Progressives love Sens. Bernie Sanders (I-Vt.) and Elizabeth Warren (D-Mass.). But they are increasingly realizing the two senators, who are 81 and 73 years old, aren’t going to be their leaders forever.
That’s intensified debates within the left about who might be the best faces to succeed them.
Sanders and Warren could both still run for president in 2024 if President Biden decides not to, but the president has been telling close allies in recent weeks that he will seek another term.
There are a lot of names being thrown around, but here are the top five young progressives people are talking about as the movement’s next standard-bearers.
Rep. Alexandria Ocasio-Cortez (D-N.Y.), 32
Rep. Alexandria Ocasio-Cortez, D-N.Y., at an event ahead of a House vote on the Women’s Health Protection Act and the Ensuring Women’s Right to Reproductive Freedom Act at the Capitol in Washington, July 15, 2022. (AP Photo/Andrew Harnik, File)
Many progressives really, really want Ocasio-Cortez to be president. The question is: does she?
“What I think is required for that is a desire to do it,” said a left-wing Democratic operative, who is close to the congresswoman. “You have to want to be president in a way to become president. If you’re super hesitant you’re just not going to do it.”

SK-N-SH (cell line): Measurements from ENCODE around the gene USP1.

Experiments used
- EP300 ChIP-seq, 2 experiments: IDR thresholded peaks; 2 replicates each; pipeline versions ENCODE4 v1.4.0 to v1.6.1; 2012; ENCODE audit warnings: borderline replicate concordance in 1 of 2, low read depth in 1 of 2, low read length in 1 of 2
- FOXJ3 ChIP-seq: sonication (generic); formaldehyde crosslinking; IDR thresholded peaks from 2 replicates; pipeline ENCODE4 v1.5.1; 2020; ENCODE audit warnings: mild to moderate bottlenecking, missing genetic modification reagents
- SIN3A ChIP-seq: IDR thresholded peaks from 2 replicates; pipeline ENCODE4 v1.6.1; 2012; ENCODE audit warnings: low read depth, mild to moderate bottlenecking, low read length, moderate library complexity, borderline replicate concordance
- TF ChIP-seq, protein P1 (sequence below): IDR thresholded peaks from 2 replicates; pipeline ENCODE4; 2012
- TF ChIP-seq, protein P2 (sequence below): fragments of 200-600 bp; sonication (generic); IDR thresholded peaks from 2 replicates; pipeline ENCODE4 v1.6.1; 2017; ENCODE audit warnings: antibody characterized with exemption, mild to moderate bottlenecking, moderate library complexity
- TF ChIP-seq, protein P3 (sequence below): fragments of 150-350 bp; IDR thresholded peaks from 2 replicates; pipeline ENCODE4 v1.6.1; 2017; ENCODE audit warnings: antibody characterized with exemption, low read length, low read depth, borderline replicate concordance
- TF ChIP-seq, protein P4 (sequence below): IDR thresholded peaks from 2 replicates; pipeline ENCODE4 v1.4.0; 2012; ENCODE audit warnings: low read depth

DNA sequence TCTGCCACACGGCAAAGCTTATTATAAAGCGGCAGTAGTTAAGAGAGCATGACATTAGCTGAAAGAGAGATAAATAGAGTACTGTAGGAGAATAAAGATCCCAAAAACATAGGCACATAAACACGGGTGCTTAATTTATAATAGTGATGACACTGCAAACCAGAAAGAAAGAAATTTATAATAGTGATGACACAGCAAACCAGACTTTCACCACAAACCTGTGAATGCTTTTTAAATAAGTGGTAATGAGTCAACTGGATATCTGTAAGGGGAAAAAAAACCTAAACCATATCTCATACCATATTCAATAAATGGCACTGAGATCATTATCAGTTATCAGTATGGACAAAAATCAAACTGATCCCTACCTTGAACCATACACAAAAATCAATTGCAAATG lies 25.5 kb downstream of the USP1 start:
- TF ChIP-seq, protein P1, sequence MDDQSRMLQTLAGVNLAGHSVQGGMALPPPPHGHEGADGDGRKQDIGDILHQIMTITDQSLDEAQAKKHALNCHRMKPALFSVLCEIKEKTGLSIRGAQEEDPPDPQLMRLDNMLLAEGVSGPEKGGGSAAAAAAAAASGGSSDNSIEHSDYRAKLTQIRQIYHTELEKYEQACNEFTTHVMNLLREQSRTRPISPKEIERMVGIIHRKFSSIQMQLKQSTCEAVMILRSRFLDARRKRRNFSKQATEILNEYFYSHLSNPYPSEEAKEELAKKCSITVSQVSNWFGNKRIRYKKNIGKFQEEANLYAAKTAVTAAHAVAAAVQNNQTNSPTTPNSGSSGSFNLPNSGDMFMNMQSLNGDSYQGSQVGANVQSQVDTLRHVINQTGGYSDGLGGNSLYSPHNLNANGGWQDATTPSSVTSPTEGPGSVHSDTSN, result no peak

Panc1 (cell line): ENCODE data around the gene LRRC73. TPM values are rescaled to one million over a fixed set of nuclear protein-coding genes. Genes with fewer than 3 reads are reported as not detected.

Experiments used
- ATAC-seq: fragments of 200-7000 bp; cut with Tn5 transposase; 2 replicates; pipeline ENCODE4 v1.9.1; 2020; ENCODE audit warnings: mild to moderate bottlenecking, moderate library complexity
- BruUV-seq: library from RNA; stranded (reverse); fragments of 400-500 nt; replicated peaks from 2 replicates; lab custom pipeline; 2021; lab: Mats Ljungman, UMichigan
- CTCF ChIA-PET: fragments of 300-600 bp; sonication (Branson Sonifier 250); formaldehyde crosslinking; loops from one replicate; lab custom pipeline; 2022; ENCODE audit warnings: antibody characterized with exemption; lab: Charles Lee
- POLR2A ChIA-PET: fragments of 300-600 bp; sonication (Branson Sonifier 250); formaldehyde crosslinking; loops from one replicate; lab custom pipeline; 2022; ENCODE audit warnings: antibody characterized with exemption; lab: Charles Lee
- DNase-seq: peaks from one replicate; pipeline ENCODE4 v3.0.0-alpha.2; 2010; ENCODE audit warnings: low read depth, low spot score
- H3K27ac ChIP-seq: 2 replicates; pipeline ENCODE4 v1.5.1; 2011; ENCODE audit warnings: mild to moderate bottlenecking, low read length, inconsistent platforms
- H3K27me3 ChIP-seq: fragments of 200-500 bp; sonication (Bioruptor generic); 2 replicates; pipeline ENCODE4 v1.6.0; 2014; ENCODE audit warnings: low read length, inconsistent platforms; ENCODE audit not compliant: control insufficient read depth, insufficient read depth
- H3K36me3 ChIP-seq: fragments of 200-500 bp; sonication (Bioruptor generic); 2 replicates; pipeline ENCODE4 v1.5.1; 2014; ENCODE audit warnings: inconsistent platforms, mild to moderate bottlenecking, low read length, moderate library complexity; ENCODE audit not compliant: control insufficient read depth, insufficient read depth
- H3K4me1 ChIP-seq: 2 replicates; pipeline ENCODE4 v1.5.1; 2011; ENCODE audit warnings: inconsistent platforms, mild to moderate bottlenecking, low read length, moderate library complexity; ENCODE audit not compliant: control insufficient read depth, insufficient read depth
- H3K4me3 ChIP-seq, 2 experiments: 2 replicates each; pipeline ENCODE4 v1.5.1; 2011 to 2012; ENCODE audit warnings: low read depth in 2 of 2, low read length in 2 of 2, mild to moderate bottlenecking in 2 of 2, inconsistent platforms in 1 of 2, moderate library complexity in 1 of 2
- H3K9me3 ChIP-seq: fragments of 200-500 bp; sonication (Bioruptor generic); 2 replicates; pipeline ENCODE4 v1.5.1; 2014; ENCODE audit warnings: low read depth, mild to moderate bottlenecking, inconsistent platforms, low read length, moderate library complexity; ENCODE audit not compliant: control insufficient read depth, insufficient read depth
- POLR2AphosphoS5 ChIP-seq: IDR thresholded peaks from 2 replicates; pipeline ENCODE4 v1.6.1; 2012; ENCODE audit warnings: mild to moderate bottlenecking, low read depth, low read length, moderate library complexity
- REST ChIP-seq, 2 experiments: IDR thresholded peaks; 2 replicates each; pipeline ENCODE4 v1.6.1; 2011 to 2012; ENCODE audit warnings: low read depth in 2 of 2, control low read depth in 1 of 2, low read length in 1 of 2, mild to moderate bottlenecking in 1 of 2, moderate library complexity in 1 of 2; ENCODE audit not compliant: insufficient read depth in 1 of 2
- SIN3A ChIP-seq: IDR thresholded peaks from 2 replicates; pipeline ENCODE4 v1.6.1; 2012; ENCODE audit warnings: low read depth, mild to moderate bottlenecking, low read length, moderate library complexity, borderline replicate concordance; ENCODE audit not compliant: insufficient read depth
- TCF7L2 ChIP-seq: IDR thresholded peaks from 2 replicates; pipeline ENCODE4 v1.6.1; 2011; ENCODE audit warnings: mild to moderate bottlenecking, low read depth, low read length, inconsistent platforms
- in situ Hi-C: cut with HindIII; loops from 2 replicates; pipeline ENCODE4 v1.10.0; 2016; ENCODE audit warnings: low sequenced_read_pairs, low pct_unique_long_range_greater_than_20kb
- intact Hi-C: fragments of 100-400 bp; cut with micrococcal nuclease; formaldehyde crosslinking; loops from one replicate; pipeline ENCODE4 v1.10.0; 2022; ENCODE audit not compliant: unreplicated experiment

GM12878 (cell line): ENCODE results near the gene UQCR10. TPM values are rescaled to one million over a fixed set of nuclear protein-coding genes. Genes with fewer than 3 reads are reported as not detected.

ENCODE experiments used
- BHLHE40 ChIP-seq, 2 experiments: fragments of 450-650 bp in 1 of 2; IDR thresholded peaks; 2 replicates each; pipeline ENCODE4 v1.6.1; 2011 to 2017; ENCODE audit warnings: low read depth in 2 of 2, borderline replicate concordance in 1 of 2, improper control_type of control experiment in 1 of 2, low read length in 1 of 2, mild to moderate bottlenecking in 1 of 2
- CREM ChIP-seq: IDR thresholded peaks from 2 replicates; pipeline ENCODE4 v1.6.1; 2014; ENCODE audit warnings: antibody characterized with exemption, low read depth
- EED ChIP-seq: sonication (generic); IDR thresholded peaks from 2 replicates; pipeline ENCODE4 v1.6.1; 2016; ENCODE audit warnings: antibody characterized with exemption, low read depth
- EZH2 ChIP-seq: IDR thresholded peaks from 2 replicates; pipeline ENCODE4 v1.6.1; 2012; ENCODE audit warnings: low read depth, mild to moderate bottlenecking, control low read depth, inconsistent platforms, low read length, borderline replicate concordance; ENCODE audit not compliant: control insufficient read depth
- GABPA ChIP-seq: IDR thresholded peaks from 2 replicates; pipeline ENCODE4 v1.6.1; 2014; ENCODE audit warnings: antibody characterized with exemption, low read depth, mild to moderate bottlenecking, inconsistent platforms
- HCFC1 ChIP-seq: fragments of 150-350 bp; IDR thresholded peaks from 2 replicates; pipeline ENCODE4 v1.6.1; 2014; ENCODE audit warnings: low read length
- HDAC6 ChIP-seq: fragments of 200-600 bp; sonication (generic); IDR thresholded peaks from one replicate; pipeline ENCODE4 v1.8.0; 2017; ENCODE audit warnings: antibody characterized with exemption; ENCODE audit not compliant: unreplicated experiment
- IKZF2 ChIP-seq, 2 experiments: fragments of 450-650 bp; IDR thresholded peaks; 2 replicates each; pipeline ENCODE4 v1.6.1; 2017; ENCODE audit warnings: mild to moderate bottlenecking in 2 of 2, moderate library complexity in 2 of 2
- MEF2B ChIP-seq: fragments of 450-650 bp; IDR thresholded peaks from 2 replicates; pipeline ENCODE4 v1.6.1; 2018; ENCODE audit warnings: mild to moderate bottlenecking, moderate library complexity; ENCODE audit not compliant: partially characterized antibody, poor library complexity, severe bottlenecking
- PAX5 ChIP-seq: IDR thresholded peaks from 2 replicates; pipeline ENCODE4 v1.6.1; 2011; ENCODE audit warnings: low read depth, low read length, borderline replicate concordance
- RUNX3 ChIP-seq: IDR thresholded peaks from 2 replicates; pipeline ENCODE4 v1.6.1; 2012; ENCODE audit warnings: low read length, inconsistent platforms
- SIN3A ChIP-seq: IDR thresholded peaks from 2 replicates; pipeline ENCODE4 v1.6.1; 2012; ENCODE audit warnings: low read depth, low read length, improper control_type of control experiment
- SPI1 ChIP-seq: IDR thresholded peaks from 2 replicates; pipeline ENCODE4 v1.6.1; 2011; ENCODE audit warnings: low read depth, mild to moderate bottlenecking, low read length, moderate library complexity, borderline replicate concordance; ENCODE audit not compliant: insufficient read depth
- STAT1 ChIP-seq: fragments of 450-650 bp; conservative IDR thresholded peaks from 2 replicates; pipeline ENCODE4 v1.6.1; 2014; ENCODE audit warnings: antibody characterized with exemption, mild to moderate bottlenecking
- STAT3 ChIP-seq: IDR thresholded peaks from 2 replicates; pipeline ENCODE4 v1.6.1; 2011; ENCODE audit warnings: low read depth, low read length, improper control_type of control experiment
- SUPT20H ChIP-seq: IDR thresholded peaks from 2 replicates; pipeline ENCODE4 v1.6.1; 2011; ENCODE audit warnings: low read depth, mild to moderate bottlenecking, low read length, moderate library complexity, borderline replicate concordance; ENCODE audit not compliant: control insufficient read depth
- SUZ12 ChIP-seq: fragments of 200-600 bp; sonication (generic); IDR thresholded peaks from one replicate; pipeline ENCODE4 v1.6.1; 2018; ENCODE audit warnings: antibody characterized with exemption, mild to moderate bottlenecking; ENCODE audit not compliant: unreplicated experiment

True. Unlike other liberal firebrands, the millennial lawmaker has stuck closely to Capitol Hill and her constituents in New York’s 14th Congressional District, as well as to her fan base of some 22 million followers on Instagram and Twitter.
But if she were to make a run for the White House, she’d have a considerable national launching pad.
Ocasio-Cortez is, other than Sanders and Warren, perhaps the most well-known progressive in the U.S. She would likely have Sanders’s endorsement and would potentially enjoy much of the support she helped build across generations and demographics, including among Latinos, a group whose support the Democratic Party continues to lose.
At just 32, she has time. She’s nearly five decades younger than Biden and Sanders, a literal lifetime in politics. As the presidential cycle is expected to kick off after the midterms, there’s likely to be talk about whether she would start making early moves, like heading to battleground states.
But some progressives say don’t get your hopes up just yet.
“It doesn’t sound like she’s even considered that,” the close ally said about a 2024 run.
Rep. Ro Khanna (D-Calif.), 46
Rep. Ro Khanna (D-Calif.) is seen during a press conference with climate activists on Wednesday, July 27, 2022 to call on President Biden to declare a climate emergency. (Greg Nash)